REVIEW: “Vanquish” (2021)


A cool idea can go a long way in making a good movie. But rarely is a movie good solely because of a cool idea. That speaks to the biggest problem with “Vanquish”, the new crime thriller directed and co-written by George Gallo. The movie’s snappy premise is action movie junk food, the perfect scenario for wild car chases, shoot-outs, and all sorts of cinematic mayhem. It’s the pieces around it that ends up dragging the whole thing down.

Although he’s been working pretty steady for over three decades, George Gallo is probably still known best as the screenwriter for “Midnight Run” and the first “Bad Boys” movie. With “Vanquish” he takes budding action star Ruby Rose and teams her with screen veteran Morgan Freeman. Both prove to be more than capable of pulling their weight and selling their roles. It’s the unconvincing supporting characters around them and the wafer-thin story that squashes any potential. It ends up being a movie all about the action beats and not much else.


Image Courtesy of Lionsgate

A lengthy opening credits scene introduces us to Freeman’s character. He plays Damon Hickey, a highly decorated former police detective who later became known as “America’s Police Commissioner”. But then he was gunned down on the front steps of his home by a drug cartel seeking retribution. He survived the attempted hit but was left paralyzed and confined to a wheelchair for the rest of his life. Now he lives in a posh ultra-modern home where he’s visited daily by his caregiver, a young single mom named Vicky (Rose).

It doesn’t take long for us to learn that “America’s Police Commissioner” has a dark side. It turns out he runs a shady crew of dirty cops and they have their hands in some ugly underworld business. But good luck making much sense of it. Unfortunately it’s all pretty muddled and woefully underwritten. Basically you have dirty cops and dirtier cops, a crooked federal agent and an angry German drug-runner with a vendetta. More importantly, Damon has five bags of money at different locations around the city and he needs someone he can trust to make the pickups. So he asks Vicky to dust off some lethal skills from her past that she has tried to bury and retrieve his cash. And just to make sure she falls in line, Damon has Vicky’s daughter kidnapped until all five pickups are complete.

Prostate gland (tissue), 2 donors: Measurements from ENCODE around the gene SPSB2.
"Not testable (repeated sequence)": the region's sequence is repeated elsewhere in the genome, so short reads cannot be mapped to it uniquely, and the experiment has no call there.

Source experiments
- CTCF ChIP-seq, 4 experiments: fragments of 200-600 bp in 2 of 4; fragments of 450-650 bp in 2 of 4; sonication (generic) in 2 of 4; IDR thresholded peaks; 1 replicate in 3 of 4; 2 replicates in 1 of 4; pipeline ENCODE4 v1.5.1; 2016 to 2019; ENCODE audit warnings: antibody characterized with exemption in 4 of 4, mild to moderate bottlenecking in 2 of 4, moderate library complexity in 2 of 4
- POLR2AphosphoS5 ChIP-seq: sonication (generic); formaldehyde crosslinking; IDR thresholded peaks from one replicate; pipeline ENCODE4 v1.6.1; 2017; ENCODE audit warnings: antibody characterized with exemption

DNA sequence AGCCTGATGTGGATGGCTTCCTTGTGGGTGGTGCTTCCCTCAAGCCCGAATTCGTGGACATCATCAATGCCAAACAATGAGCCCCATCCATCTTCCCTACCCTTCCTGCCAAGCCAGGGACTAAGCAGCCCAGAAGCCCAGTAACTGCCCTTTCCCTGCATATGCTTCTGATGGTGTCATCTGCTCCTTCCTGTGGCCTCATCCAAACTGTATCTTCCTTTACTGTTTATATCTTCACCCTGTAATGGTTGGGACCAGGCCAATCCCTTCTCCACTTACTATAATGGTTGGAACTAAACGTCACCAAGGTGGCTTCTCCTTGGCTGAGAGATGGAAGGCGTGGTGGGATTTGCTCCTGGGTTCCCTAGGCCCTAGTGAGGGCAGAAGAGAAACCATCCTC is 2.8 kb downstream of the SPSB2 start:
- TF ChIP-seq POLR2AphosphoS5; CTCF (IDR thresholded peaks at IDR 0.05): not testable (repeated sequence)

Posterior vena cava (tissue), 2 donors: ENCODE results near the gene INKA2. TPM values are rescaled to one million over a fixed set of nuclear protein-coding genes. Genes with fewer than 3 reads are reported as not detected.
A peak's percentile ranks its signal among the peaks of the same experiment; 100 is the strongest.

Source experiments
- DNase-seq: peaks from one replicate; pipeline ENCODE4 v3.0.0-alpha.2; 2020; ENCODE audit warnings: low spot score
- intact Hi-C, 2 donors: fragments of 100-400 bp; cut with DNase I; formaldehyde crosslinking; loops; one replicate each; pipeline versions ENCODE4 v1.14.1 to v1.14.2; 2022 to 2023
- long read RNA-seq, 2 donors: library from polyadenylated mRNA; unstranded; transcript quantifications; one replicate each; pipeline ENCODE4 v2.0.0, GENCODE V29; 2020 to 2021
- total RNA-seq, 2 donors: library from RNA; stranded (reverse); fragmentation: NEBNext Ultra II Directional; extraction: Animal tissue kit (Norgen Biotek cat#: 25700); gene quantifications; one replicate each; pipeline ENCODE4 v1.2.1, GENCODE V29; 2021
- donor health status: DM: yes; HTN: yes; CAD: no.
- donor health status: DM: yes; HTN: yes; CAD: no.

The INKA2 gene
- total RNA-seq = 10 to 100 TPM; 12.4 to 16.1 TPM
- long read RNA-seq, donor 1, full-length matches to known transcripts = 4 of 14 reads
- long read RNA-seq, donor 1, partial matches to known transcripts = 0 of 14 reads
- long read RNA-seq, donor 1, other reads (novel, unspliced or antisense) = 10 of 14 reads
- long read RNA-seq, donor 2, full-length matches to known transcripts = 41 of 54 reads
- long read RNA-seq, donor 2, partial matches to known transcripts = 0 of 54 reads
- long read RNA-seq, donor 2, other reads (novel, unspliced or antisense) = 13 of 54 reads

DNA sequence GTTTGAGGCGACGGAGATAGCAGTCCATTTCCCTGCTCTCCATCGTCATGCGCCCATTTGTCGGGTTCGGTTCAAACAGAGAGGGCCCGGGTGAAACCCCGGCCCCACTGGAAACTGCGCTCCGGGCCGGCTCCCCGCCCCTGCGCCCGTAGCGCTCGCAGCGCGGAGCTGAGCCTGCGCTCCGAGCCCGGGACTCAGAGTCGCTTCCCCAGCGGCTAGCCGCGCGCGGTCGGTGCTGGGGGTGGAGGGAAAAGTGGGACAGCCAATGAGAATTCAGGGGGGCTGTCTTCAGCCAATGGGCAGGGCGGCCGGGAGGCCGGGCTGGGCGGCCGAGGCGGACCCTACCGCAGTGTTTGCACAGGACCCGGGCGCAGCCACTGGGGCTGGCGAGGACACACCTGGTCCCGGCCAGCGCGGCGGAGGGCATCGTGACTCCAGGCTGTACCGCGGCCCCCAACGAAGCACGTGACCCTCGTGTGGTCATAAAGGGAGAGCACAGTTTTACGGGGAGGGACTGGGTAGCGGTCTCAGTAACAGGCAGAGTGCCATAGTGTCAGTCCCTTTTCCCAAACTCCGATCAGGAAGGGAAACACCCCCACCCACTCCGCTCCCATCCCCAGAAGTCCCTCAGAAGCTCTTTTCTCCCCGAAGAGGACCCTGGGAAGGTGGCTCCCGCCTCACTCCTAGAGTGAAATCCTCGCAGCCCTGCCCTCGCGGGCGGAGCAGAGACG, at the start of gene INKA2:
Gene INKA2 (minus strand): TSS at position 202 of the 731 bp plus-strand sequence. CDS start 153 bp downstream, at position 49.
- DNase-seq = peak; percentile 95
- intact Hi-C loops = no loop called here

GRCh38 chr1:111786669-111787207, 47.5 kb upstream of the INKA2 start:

Image Courtesy of Lionsgate

For the sake of her daughter, Vicky reluctantly agrees. The movie then becomes a series of five action-laced encounters as she picks up a bag of money, has it out with some double-crossing baddies, and takes the cash back to Damon who then gives her the address for the next pickup. In between we get snippets of a broader story about police corruption but it’s so insubstantial you won’t even care. You’ll want more of Ruby Rose cutting through thugs with her pistols as Freeman keeps tabs through her body-cam. The two have a good chemistry and do what they can to keep the film afloat.

But ultimately “Vanquish” needs more than a fun action loop and two well-tuned stars. Gallo tries to spruce things up with the few stylish flourishes, such as bathing several scenes in fluorescent greens and blues, or by occasionally shifting to first-person view when Vicky is zipping through the night on her motorcycle. But the bland band of supporting players and the even more forgettable story (complete with a preposterous ending) are liabilities too big to overcome. “Vanquish” opens April 16th on VOD.



11 thoughts on “REVIEW: “Vanquish” (2021)

  1. First off, the title doesn’t seem to fit the film’s plot even a little. I don’t like the idea of Morgan Freeman playing a villain! How many years has he been a good guy? Now just for the hell of it let’s turn him evil? Just no.

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  3. I ain’t seeing this. Plus, Ruby Rose is someone who seems like is someone with some talent but has a lot of personal problems. Then there’s George Gallo as I had the unfortunate of watching that awful film about bodybuilders that he did called Bigger and…. (I quote Bret Hart) who likes bodybuilders? I mean talk about zeroes in life.

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